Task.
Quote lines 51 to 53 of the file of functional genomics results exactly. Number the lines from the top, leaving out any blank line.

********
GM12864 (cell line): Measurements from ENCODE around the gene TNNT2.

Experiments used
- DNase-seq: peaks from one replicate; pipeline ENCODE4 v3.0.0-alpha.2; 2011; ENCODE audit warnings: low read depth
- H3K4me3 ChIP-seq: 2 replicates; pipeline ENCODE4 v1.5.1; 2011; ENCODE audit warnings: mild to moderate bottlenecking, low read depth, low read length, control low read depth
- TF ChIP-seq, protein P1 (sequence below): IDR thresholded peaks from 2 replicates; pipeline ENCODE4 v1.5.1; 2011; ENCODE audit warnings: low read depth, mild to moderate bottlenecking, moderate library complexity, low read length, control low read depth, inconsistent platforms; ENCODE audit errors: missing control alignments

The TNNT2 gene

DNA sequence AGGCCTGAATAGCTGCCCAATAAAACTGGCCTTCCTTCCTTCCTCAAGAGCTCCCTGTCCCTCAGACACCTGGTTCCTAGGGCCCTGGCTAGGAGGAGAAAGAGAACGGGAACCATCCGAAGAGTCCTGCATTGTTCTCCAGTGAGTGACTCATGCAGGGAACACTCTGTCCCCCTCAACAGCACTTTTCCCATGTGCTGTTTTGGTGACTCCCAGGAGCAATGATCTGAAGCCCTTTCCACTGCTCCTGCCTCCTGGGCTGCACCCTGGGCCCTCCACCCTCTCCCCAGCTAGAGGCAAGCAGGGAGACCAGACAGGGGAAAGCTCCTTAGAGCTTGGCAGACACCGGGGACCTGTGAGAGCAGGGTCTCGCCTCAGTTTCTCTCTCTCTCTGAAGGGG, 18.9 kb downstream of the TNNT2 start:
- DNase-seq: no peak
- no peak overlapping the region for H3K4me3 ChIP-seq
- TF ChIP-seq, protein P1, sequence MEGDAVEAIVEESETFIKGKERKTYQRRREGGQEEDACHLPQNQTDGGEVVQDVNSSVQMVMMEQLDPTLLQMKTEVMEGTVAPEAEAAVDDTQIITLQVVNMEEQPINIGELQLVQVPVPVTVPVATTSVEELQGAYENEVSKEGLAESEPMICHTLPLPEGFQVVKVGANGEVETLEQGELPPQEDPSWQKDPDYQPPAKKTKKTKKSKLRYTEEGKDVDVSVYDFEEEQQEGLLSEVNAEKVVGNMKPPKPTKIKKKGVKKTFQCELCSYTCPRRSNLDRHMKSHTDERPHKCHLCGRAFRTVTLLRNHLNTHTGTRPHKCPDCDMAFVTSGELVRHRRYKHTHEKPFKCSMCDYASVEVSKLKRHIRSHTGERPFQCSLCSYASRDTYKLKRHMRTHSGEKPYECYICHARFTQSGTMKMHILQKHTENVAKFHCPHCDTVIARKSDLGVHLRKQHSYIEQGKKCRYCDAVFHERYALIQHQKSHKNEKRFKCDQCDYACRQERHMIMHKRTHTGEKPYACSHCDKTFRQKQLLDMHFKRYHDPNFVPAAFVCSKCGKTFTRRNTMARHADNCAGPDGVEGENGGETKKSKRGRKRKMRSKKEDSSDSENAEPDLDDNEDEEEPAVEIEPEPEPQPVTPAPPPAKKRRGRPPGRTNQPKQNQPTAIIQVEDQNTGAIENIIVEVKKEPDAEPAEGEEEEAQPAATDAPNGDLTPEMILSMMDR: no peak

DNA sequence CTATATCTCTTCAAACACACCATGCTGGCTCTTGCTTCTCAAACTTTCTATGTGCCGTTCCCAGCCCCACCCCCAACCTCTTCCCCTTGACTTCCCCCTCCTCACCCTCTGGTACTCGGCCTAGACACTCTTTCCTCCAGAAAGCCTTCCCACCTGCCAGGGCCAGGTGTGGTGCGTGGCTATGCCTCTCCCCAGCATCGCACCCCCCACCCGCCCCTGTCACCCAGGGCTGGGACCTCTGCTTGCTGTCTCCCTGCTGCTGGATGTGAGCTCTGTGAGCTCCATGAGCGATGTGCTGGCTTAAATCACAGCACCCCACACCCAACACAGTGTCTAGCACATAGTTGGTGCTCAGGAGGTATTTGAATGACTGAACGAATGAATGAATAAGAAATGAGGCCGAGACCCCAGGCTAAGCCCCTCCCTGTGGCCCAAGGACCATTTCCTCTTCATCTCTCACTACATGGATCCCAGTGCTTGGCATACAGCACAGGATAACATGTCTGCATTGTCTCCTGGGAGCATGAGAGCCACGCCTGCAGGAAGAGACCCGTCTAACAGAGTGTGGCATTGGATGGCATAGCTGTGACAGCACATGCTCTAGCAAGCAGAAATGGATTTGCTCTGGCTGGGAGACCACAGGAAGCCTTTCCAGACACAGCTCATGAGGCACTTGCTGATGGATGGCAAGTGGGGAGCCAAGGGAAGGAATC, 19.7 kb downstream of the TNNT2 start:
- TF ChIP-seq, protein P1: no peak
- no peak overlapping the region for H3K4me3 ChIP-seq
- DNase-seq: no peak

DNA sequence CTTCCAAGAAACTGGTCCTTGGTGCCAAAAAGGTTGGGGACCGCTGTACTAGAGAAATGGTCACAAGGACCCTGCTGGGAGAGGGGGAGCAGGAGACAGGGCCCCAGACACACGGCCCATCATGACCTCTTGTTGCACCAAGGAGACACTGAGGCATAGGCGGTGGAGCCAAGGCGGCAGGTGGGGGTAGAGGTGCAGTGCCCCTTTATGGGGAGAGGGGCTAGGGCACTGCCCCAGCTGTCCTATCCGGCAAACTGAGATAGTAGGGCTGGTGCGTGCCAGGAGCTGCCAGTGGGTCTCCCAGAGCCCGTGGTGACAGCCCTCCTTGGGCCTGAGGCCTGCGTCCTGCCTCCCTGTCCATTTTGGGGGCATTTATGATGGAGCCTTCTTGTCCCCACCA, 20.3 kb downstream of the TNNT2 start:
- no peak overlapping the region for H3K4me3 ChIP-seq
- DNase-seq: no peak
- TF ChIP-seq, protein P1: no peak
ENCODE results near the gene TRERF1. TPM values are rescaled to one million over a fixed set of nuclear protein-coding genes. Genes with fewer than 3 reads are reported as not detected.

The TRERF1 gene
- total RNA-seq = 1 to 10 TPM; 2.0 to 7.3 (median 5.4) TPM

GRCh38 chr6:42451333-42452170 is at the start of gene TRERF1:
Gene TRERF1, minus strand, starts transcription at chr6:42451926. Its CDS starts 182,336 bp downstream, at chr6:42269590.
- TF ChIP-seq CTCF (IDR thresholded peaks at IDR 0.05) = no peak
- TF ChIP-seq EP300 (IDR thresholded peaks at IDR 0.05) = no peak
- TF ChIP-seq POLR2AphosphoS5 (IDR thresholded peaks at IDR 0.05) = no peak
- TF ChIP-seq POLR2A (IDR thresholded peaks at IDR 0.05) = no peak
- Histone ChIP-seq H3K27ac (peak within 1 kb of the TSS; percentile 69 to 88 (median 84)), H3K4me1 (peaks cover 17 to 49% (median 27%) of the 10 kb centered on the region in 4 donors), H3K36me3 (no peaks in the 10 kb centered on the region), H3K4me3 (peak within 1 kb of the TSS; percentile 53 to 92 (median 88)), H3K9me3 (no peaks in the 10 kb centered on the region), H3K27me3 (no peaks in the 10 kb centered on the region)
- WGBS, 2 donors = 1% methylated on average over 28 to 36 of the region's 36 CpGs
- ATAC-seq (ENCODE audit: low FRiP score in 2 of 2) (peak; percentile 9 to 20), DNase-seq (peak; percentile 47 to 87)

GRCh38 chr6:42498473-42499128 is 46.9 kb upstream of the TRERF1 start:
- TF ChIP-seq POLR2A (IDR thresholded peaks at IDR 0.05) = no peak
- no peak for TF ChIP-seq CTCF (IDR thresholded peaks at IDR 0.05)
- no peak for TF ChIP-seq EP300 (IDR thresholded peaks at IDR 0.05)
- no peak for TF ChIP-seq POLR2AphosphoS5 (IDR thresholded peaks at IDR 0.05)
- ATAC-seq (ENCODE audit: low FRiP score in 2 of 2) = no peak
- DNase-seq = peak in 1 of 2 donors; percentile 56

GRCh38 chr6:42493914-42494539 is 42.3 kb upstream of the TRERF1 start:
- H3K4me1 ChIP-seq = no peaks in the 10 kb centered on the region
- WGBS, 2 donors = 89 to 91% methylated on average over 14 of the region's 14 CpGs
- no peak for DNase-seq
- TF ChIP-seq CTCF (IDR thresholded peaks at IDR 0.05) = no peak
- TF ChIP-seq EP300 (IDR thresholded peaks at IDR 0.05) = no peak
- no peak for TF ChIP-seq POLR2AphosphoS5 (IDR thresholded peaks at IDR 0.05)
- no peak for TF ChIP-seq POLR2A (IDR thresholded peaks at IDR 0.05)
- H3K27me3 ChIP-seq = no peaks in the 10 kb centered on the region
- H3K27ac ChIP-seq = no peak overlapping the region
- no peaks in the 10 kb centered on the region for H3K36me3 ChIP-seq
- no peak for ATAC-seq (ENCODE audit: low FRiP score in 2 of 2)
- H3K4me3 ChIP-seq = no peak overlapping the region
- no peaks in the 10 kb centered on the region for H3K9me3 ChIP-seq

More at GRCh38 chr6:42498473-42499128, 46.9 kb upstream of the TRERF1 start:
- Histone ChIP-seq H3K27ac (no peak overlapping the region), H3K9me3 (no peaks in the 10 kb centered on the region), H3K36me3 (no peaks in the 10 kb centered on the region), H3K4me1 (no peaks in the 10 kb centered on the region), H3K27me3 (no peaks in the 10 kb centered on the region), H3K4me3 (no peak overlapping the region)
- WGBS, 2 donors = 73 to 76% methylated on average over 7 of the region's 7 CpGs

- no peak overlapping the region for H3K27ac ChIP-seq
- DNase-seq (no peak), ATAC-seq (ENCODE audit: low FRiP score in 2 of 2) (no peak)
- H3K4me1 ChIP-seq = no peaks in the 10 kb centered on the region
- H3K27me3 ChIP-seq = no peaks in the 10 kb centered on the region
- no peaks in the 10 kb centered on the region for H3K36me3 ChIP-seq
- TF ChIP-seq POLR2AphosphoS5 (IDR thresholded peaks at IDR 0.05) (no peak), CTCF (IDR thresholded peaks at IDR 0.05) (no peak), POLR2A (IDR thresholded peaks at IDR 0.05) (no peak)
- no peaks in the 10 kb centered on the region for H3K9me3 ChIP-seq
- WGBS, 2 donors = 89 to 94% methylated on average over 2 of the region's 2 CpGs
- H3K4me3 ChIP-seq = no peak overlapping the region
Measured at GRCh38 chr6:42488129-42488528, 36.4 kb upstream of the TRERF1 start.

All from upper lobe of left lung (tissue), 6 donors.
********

- no peaks in the 10 kb centered on the region for H3K9me3 ChIP-seq

More at GRCh38 chr6:42498473-42499128, 46.9 kb upstream of the TRERF1 start:
- Histone ChIP-seq H3K27ac (no peak overlapping the region), H3K9me3 (no peaks in the 10 kb centered on the region), H3K36me3 (no peaks in the 10 kb centered on the region), H3K4me1 (no peaks in the 10 kb centered on the region), H3K27me3 (no peaks in the 10 kb centered on the region), H3K4me3 (no peak overlapping the region)